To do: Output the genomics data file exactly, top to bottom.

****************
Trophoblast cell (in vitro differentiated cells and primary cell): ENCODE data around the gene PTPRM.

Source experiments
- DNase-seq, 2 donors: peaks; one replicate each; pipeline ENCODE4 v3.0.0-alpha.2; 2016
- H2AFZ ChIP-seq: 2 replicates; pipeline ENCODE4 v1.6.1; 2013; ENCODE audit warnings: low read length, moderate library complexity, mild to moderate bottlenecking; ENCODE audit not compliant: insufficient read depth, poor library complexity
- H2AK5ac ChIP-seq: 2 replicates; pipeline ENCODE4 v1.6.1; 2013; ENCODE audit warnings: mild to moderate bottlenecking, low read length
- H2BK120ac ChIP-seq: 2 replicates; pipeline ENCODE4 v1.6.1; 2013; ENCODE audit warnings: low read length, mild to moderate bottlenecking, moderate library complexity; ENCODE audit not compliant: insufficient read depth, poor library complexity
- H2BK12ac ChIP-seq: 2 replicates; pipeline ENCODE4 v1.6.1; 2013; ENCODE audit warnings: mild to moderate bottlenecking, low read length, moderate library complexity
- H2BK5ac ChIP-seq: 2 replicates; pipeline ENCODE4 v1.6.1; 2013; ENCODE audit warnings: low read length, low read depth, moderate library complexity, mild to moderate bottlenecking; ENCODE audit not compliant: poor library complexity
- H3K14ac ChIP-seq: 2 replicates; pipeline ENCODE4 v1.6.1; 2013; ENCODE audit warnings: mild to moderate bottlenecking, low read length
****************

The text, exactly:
Trophoblast cell (in vitro differentiated cells and primary cell): ENCODE data around the gene PTPRM.

Source experiments
- DNase-seq, 2 donors: peaks; one replicate each; pipeline ENCODE4 v3.0.0-alpha.2; 2016
- H2AFZ ChIP-seq: 2 replicates; pipeline ENCODE4 v1.6.1; 2013; ENCODE audit warnings: low read length, moderate library complexity, mild to moderate bottlenecking; ENCODE audit not compliant: insufficient read depth, poor library complexity
- H2AK5ac ChIP-seq: 2 replicates; pipeline ENCODE4 v1.6.1; 2013; ENCODE audit warnings: mild to moderate bottlenecking, low read length
- H2BK120ac ChIP-seq: 2 replicates; pipeline ENCODE4 v1.6.1; 2013; ENCODE audit warnings: low read length, mild to moderate bottlenecking, moderate library complexity; ENCODE audit not compliant: insufficient read depth, poor library complexity
- H2BK12ac ChIP-seq: 2 replicates; pipeline ENCODE4 v1.6.1; 2013; ENCODE audit warnings: mild to moderate bottlenecking, low read length, moderate library complexity
- H2BK5ac ChIP-seq: 2 replicates; pipeline ENCODE4 v1.6.1; 2013; ENCODE audit warnings: low read length, low read depth, moderate library complexity, mild to moderate bottlenecking; ENCODE audit not compliant: poor library complexity
- H3K14ac ChIP-seq: 2 replicates; pipeline ENCODE4 v1.6.1; 2013; ENCODE audit warnings: mild to moderate bottlenecking, low read length